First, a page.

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Henderson v. Allstate BK Real Estate Holdings, LTD

United States District Court, E.D. Louisiana

March 21, 2018

WANDA HENDERSON
v.
ALLSTATE BK REAL ESTATE HOLDINGS, LTD d/b/a HAZA FOODS LLC/WENDY'S

         SECTION “R” (5)

          ORDER AND REASONS

          SARAH S. VANCE UNITED STATES DISTRICT JUDGE.

         Before the Court is defendant's motion to dismiss.[1] For the following reasons, the Court grants the motion.

         I. BACKGROUND

         Plaintiff Wanda Henderson alleges that she suffered serious injuries after she slipped and fell at a Wendy's in Boutte, Louisiana.[2] On December 18, 2017, plaintiff filed a petition for damages in state court against Defendant Allstate BK Real Estate Holdings, Ltd.[3] Defendant removed the matter to this Court on January 25, 2018, on the basis of diversity of citizenship.[4] Defendant now moves to dismiss for lack of personal jurisdiction.[5]

         II. LEGAL STANDARD

         Personal jurisdiction is “an essential element of the jurisdiction of a district court, without which the court is powerless to proceed to an adjudication.” Ruhrgas AG v. Marathon Oil Co., 526 U.S. 574, 584 (1999) (internal quotation marks and citation omitted). A district court may exercise personal jurisdiction over a defendant if “(1) the long-arm statute of the forum state creates personal jurisdiction over the defendant; and (2) the exercise of personal jurisdiction is consistent with the due process guarantees of the United States Constitution.” Revell v. Lidov, 317 F.3d 467, 469 (5th Cir. 2002).

         Because Louisiana's long-arm statute, La. R.S. 13:3201, extends jurisdiction to the limits of due process, the Court need only consider whether the exercise of jurisdiction in this case satisfies federal due process requirements. Dickson Mar. Inc. v. Panalpina, Inc., 179 F.3d 331, 336 (5th Cir. 1999). The exercise of personal jurisdiction over a foreign defendant satisfies due process when (1) “that defendant has purposefully availed himself of the benefits and protections of the forum state by establishing minimum contacts with the forum state; and (2) the exercise of jurisdiction over that defendant does not offend traditional notions of fair play and substantial justice.” Revell, 317 F.3d at 470 (internal quotation marks and citation omitted). “Sufficient minimum contacts will give rise to either specific or general jurisdiction.” Id.

         General jurisdiction will attach if the defendant has engaged in “continuous and systematic” activities in the forum state. Helicopteros Nacionales de Colombia, S.A. v. Hall, 466 U.S. 408, 415 (1984). Specific jurisdiction “exists when a nonresident defendant has purposefully directed its activities at the forum state and the litigation results from alleged injuries that arise out of or relate to those activities.” Panda Brandywine Corp. v. Potomac Elec. Power Co., 253 F.3d 865, 868 (5th Cir. 2001) (internal quotation marks and citation omitted).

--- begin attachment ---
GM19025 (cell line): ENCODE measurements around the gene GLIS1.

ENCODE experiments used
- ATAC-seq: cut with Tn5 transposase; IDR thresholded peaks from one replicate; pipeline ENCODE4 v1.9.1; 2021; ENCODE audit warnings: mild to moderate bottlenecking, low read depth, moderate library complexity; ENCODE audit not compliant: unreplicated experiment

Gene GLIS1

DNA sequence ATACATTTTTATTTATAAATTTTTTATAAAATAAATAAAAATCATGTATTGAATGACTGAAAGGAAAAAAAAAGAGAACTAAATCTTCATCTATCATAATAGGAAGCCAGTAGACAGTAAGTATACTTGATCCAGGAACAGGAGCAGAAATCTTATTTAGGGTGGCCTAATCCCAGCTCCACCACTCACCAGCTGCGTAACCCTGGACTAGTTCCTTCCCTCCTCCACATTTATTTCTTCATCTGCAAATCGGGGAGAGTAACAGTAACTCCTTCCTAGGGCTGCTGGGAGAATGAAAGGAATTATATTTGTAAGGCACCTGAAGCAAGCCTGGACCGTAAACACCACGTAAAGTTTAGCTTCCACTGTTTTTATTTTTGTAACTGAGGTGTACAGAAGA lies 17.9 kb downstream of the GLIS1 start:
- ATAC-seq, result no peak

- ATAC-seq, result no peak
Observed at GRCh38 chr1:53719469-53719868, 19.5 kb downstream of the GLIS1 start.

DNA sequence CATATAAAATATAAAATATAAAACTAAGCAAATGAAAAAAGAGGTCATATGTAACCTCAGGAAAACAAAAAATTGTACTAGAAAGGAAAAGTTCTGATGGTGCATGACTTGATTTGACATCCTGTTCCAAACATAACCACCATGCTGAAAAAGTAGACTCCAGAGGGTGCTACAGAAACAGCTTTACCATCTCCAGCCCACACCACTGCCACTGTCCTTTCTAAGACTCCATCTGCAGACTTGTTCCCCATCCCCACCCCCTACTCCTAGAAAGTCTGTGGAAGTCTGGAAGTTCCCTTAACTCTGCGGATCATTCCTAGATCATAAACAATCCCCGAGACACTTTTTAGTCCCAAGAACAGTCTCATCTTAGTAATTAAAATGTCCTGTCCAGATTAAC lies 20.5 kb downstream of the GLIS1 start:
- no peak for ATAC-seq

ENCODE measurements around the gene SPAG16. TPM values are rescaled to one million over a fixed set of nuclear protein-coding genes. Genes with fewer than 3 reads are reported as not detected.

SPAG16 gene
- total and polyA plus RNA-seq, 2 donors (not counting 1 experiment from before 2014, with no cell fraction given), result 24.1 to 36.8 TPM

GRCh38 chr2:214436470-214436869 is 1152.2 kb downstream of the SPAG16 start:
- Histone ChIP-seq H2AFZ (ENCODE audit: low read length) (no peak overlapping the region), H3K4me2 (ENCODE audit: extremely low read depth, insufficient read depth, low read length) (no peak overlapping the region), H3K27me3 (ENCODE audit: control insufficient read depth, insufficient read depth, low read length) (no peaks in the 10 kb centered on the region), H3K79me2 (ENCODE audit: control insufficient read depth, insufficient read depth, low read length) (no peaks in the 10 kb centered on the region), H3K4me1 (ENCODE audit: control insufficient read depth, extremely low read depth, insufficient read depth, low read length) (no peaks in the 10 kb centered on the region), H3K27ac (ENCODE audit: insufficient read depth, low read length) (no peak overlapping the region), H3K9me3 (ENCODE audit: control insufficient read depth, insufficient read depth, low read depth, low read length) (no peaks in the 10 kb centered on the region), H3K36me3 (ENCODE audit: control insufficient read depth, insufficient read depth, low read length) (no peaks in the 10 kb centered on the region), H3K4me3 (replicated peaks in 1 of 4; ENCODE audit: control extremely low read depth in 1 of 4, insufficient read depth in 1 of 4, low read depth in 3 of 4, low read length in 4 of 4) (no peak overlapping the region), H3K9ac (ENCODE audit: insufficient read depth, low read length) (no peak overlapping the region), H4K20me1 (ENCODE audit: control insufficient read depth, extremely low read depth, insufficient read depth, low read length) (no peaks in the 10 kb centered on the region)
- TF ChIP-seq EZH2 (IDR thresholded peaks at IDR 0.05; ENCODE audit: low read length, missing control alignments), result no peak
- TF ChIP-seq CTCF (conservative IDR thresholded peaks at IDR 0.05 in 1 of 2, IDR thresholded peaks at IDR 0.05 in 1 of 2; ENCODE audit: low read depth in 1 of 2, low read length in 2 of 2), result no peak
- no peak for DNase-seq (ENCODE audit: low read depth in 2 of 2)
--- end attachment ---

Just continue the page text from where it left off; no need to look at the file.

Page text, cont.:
Plaintiff bears the burden of showing that personal jurisdiction exists, but need only present a prima facie case. See Revell, 317 F.3d at 469. When the district court rules on a motion to dismiss for lack of personal jurisdiction without an evidentiary hearing, the “uncontroverted allegations in the plaintiff's complaint must be taken as true, and conflicts between the facts contained in the parties' affidavits must be resolved in the plaintiff's favor.” Johnston v. Multidata Sys. Int'l Corp., 523 F.3d 602, 609 (5th Cir. 2008). But the district court is not required “to credit conclusory allegations, even if uncontroverted.” Panda Brandywine Corp., 253 F.3d at 869.

         III. DISCUSSION

         Defendant is a Texas limited partnership with its principal office in Sugar Land, Texas.[6] Defendant represents that it has one general partner and five limited partners, all of whom are Texas citizens.[7] Defendant further represents that it does not conduct any business operations in Louisiana, it owns no property in Louisiana, and it does not own or operate the subject Wendy's location.[8]

         Plaintiff has not responded to the motion to dismiss, and she does not contest defendant's representation that it conducts no business in Louisiana. The petition does not specifically allege that defendant owns or operates the Wendy's in Boutte.[9] Although the petition refers to the subject Wendy's as “the store of the above-mentioned defendant, ” plaintiff offers no additional details regarding defendant's relationship with the Wendy's location or the state of Louisiana.[10] This description of the store is too vague and conclusory to support jurisdiction. See Panda Brandywine Corp., 253 F.3d at 869. Because plaintiff presents no facts to indicate that defendant has established minimum contacts with Louisiana, the Court lacks jurisdiction. Plaintiffs complaint must be dismissed.

         IV. ...


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